Amazon has suspended hundreds of top Chinese sellers over the past two months. The company seems to be just now enforcing its rules for blatant policy violations like manipulating customer reviews. Tactics that some of those sellers have used for years.
Mpow and Aukey were the first major suspended sellers at the end of April. According to Marketplace Pulse data, the list has expanded to nearly 300 individual seller accounts (all based in China) and includes dozens of previously best-selling items. Total yearly sales of the suspended sellers exceed $1 billion.
Fairywill’s powered toothbrush, for example, has been among the top 5 five best-sellers on Amazon for at least three years. It had amassed over 75,000 reviews with an overall 4.5 out of 5-star rating. It had more reviews and routinely out-sold more expensive competitors from established brands like Philips and Oral-B.
Fairywill is now one of the suspended brands. Unlike most Amazon suspensions, these will get noticed by consumers, too - the toothbrush was named as one of the “13 Best Electronic Toothbrushes of 2021” by GQ, as well as featured by hundreds of other publications. The GQ article referenced reviews on Amazon and quoted one of them.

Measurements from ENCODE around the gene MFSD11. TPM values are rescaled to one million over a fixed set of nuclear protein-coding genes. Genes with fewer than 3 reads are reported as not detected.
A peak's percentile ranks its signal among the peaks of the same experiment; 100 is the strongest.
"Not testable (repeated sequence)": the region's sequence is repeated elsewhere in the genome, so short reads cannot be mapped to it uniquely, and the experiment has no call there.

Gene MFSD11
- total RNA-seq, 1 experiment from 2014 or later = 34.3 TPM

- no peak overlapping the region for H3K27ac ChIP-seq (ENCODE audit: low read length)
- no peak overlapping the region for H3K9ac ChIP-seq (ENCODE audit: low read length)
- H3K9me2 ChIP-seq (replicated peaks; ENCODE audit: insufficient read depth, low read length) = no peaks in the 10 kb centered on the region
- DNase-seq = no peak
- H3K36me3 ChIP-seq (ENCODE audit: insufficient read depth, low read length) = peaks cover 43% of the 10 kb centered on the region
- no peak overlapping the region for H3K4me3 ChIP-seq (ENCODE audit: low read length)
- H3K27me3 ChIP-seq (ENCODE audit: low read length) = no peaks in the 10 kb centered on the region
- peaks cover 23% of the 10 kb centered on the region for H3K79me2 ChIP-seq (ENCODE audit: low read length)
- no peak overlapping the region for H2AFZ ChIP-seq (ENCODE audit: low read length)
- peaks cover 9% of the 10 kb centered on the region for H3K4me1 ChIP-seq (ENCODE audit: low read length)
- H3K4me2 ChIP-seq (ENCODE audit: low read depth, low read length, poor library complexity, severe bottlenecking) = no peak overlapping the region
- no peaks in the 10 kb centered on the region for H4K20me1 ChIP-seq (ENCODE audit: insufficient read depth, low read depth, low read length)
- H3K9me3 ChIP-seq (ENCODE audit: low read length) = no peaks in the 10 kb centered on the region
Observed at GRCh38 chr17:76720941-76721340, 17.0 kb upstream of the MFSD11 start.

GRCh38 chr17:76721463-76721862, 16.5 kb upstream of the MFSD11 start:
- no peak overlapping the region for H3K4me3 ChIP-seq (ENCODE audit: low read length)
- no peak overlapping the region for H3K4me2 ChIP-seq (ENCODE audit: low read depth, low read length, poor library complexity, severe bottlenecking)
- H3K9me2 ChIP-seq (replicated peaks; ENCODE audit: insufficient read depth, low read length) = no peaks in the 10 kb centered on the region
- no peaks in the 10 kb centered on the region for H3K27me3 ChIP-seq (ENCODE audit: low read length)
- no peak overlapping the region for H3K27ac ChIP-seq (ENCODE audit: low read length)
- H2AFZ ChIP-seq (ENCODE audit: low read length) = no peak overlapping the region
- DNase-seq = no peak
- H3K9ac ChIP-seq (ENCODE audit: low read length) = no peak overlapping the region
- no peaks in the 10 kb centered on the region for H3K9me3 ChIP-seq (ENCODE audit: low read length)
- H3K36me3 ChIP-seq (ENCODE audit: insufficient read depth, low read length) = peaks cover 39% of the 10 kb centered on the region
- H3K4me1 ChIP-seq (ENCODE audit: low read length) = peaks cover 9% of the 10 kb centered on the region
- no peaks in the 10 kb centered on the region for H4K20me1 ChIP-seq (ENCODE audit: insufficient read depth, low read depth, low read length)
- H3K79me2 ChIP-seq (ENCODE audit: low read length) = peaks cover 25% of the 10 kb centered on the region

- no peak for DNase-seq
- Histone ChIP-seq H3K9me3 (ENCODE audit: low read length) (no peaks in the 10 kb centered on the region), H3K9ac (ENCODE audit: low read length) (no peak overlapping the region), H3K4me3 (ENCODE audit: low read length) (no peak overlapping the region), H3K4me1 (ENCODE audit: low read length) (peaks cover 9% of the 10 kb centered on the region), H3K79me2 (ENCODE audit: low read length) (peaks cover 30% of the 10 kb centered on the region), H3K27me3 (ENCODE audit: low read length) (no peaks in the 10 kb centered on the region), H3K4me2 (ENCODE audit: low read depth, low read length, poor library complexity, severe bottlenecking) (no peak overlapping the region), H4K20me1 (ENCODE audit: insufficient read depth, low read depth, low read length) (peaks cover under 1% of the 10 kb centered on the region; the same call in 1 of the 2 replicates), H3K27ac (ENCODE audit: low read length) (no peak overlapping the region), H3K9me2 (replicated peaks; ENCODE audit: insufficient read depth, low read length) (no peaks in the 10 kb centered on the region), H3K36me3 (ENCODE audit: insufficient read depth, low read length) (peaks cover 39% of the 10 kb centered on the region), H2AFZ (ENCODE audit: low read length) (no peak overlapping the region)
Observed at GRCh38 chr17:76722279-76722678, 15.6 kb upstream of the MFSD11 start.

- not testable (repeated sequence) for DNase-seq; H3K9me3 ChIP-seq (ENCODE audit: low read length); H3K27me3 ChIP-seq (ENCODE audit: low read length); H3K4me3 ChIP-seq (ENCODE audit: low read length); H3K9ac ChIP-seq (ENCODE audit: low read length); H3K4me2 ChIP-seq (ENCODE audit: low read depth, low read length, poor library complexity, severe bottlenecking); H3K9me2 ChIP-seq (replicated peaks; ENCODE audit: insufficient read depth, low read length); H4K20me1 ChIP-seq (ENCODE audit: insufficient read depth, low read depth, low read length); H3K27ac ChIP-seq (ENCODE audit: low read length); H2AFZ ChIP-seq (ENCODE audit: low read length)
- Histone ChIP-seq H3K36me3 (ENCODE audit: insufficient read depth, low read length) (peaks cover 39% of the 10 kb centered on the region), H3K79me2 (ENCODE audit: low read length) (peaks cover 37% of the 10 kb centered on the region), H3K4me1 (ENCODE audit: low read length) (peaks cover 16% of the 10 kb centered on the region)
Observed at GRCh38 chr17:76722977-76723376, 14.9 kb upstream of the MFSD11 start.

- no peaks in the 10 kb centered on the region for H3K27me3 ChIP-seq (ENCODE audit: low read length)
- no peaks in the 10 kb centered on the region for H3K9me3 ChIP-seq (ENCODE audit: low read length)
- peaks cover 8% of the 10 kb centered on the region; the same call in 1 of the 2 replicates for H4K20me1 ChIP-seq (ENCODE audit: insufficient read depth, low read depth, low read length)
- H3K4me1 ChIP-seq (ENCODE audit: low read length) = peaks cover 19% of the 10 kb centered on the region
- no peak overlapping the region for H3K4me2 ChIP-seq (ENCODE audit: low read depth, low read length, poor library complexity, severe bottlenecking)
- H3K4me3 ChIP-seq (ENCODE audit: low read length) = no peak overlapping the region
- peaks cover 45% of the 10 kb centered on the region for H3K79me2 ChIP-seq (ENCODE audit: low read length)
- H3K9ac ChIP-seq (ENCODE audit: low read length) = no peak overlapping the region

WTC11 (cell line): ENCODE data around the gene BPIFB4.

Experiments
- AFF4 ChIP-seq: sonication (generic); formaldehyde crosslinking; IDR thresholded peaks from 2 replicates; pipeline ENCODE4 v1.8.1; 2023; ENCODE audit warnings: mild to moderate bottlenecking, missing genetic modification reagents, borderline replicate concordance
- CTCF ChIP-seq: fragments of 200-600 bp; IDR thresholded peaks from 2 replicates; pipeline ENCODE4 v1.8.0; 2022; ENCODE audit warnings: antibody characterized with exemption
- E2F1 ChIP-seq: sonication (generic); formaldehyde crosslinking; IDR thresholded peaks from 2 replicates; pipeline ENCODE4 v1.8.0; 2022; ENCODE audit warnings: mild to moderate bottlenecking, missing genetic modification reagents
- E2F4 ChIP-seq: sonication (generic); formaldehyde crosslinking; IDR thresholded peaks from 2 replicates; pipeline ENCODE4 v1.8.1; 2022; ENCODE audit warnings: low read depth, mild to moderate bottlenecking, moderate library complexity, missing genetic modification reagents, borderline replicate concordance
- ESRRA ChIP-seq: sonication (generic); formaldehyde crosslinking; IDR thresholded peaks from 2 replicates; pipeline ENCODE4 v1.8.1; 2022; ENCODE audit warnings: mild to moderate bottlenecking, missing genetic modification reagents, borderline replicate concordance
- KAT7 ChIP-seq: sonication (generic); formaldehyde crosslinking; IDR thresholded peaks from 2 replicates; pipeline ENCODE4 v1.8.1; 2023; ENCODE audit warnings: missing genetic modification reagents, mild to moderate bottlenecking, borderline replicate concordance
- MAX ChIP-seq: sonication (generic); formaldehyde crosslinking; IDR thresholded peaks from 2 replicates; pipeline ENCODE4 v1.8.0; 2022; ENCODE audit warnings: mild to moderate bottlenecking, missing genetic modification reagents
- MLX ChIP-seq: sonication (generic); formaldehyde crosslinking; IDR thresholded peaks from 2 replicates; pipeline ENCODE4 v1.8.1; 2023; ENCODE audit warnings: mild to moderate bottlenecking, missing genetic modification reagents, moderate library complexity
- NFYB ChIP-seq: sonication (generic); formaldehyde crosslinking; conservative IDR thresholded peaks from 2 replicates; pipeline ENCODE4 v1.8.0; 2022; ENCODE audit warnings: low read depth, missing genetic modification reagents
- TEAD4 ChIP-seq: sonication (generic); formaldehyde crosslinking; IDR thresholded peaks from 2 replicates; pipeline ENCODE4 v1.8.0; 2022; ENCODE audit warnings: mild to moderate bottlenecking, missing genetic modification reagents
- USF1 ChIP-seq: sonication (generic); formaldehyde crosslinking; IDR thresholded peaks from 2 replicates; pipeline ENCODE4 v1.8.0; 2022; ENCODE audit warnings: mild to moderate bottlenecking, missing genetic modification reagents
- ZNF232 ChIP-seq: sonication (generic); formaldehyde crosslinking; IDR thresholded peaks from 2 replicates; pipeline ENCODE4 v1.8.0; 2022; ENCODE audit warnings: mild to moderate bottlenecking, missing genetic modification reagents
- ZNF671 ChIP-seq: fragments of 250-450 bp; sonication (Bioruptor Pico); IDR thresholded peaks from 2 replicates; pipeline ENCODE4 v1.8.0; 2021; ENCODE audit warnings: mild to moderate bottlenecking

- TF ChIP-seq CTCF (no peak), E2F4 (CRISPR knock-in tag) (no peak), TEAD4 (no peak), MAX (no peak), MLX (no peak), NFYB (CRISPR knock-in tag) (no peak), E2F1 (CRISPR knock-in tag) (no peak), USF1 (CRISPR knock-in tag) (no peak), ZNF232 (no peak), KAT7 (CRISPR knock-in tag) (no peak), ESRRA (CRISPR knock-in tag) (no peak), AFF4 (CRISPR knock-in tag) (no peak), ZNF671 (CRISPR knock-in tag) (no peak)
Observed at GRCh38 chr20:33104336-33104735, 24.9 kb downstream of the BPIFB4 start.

“Made in China, sold on Amazon” is a big part of the Amazon marketplace. The recent suspensions will not impact its dynamics significantly - the suspended sellers represent a tiny share of the total number of China-based businesses on Amazon. Nonetheless, the stories of Mpow, Aukey, VicTsing, Taotronics, RavPower, Fairywill, and many others sent shockwaves through the Chinese seller communities.
A few of the suspended sellers have already announced layoffs and even bankruptcies too. That will inevitably cause many others (and sellers outside of China) to re-assess their Amazon strategy. Some of the Amazon seller aggregators have recently started evaluating and acquiring sellers in China; they too are revising their due diligence processes.
Amazon said that in 2020, they “stopped more than 200 million suspected fake reviews before they were ever seen by a customer.” However, the automation doesn’t catch cases like sellers adding product inserts with an offer for a gift card in exchange for a review or discount groups on social networks. The 200 million fake reviews were the long tail, but it missed most of the fake reviews by the top sellers until two months ago.
The suspended brands were both decent products and relied on illegal tactics to get ahead of the competition. They didn’t outwit the Amazon system to peddle worse products. They cheated the system because they likely felt that if they didn’t, others will. Amazon’s ineffective oversight of the marketplace enabled this. And it worked; for many years. Wirecutter of The New York Times recommended Mpow, CNET suggested RavPower, and GQ liked Fairywill. Until they were gone from Amazon.